Two Murrayites lives forever changed at Pearl HarborNov 22, 2021 12:18PM ● By Shaun Delliskave
Two Murrayites, Ernest Gargaro (l) and Brent Erickson (r), were at Pearl Harbor, Dec. 7, 1941. (Photo courtesy University of Utah, Laurie Densley)
By Shaun Delliskave | [email protected]
The date that will live in infamy marks its 80th anniversary this year. Two Murrayites were witnesses at Pearl Harbor on Dec. 7, 1941, and their lives were forever changed when the Japanese attacked their ships.
Brent Erickson and Ernest Russell Gargaro, both born in Murray, joined the US Navy in January 1940 and April 1941 respectively. The idea that a sneak attack would happen to them in the Hawaiian Islands didn’t cross their minds when they enlisted.
Gargaro was born in Murray on May 21, 1919, to Italian immigrants Mike and Marie Christina Gargaro. His parents tried to eke out a living by opening a confectionery and grocery store in downtown Salt Lake City.
His ailing father needed him and his brother to help mind the store and later moved the entire family to the apartment above the business. Gargaro ended up attending West High School and took up boxing.
However, his father died at age 49, leaving the 19-year-old Gargaro to search for ways to support his family. Ernest tried working for several photo studios around the western US but took the opportunity to enlist when his country called for volunteers in the armed services.
Gargaro was among the first in Utah to muster under the Selective Service Act in 1940. Originally scheduled to be in the army, Gargaro’s enlistment was changed to the navy, and he was assigned duty aboard the USS Arizona.
Seamen Second Class Gargaro was present when bombs tore into the Arizona. Listed as missing in action, his widowed mother didn’t know the status of her son until February 1942—killed in action. Gargaro’s remains are still aboard the USS Arizona, and his name is listed on the memorial above it.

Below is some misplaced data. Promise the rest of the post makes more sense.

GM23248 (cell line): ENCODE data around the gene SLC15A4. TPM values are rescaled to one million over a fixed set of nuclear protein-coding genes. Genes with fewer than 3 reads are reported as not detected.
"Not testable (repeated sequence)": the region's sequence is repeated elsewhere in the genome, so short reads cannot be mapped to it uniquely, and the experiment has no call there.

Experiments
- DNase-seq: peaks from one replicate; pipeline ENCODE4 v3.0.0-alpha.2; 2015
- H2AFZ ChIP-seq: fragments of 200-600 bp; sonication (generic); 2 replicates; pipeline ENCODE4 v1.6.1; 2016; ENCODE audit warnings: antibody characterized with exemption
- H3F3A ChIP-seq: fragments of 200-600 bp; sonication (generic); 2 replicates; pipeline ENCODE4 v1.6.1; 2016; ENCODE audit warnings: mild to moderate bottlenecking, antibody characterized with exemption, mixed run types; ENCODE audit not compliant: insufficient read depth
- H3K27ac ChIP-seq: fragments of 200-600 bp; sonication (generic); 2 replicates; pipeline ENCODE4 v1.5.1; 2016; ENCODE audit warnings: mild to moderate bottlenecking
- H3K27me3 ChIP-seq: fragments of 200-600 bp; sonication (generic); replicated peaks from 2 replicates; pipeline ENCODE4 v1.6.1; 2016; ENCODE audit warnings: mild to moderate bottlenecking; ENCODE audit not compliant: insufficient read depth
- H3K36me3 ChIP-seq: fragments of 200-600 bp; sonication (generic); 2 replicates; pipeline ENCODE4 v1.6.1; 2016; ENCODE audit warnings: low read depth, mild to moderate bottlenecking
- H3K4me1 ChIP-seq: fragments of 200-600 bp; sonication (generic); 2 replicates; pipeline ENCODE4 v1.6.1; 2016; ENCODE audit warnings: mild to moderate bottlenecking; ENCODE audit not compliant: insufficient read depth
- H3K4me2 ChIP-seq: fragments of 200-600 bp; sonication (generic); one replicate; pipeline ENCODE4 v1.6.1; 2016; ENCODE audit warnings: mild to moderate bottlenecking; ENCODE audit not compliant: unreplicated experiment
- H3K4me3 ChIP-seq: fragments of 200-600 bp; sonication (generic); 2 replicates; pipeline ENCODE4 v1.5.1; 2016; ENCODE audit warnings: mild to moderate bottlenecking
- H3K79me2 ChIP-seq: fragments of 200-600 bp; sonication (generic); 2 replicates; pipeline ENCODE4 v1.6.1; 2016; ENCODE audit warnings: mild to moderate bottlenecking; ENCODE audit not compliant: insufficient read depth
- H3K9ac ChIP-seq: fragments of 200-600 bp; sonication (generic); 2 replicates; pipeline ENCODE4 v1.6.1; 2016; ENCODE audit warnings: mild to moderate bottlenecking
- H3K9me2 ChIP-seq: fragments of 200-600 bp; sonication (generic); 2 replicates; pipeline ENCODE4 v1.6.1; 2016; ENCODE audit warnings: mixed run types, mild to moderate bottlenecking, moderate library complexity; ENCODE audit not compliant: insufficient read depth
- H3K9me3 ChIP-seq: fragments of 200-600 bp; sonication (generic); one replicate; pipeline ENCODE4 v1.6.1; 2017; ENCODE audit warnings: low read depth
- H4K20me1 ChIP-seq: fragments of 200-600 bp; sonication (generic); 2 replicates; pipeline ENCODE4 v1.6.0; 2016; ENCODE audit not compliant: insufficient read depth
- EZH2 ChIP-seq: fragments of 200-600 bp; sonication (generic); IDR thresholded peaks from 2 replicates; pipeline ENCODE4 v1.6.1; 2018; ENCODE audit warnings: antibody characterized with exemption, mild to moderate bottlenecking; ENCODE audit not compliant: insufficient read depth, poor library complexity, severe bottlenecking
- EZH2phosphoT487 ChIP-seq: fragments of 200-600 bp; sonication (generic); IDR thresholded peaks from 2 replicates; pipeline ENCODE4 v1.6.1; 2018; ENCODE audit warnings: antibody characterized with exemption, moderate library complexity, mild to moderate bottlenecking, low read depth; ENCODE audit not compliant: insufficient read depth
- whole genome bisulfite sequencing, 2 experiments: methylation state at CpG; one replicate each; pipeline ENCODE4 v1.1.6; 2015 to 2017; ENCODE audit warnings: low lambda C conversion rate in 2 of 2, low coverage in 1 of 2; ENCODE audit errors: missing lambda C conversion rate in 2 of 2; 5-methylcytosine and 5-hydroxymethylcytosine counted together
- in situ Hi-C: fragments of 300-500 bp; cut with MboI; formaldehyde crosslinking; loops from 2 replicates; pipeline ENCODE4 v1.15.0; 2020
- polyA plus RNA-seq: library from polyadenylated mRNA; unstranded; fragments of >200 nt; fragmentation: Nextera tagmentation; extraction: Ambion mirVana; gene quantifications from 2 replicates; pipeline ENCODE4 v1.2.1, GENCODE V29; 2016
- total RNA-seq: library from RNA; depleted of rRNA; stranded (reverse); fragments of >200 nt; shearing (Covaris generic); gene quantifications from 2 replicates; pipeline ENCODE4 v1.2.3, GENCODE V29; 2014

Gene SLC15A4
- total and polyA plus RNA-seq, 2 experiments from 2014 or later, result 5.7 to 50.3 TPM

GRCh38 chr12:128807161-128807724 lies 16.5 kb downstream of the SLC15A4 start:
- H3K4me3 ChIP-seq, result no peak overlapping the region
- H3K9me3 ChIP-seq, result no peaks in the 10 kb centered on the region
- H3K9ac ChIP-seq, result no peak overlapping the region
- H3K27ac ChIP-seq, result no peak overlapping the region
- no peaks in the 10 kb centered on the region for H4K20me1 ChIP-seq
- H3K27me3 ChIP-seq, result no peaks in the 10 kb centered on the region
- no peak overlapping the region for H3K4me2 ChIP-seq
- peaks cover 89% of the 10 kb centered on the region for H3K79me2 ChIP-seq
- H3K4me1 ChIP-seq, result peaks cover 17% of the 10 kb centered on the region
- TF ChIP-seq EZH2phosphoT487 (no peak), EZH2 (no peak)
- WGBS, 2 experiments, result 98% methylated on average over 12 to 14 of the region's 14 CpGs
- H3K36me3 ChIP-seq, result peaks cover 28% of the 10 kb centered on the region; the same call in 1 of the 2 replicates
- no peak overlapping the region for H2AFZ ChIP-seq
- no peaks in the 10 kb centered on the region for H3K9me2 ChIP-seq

Also listed as missing in action on that day was Brent Erickson. Brent was a third-generation Murrayite, starting with his Swedish grandfather, who worked in the Murray smelters.
“My Uncle Brent joined the US Navy on his 18th birthday in January of 1940. After basic training, [he was] assigned to serve in the Pacific on a minelayer, the USS Oglala,” his niece Laurie Erickson Densley said.
The Oglala lay moored in the Pearl Harbor Navy Yard opposite the Arizona. As Erickson ate breakfast, the attack commenced, and the order was given, “All hands on deck.”
According to Densley, “Brent said he was really scared. He ran to his assigned place. He saw Japanese warplanes sweeping down toward them. He told me one pilot was so close that he knew if he saw him again, he would recognize him to this day.”
A torpedo detonated through the ship’s port side, and the commander gave the order to abandon ship. To make matters worse, the crew had to scurry over the burning USS Helena to make it to safety on the pier.
“Brent and a few other sailors were able to find refuge in a machine shop. He said it was at this time that he realized he still had scrambled egg in his mouth from breakfast. While they were hiding in there, roll call was taken for the Oglala sailors. Brent was listed as missing in action because he wasn’t there,” Densley said.
On Christmas Day 1941, his worried parents finally received word that their son was safe. But, while not wounded physically, like many veterans, Brent had mental scars.
“Brent was plagued by PTSD from that day on. Because of this, he was given an honorable discharge and was sent home. Though over time he improved, he was always nervous and spoke with a bit of a stutter,” Densley said.
He returned home and worked as a justice of the peace. He also led the Utah Chapter of the Pearl Harbor Survivors Association and was willing to talk to schoolchildren about his experience in his niece Laurie’s classrooms.
He died in 1998; his widow, Maggie, still lives in Murray.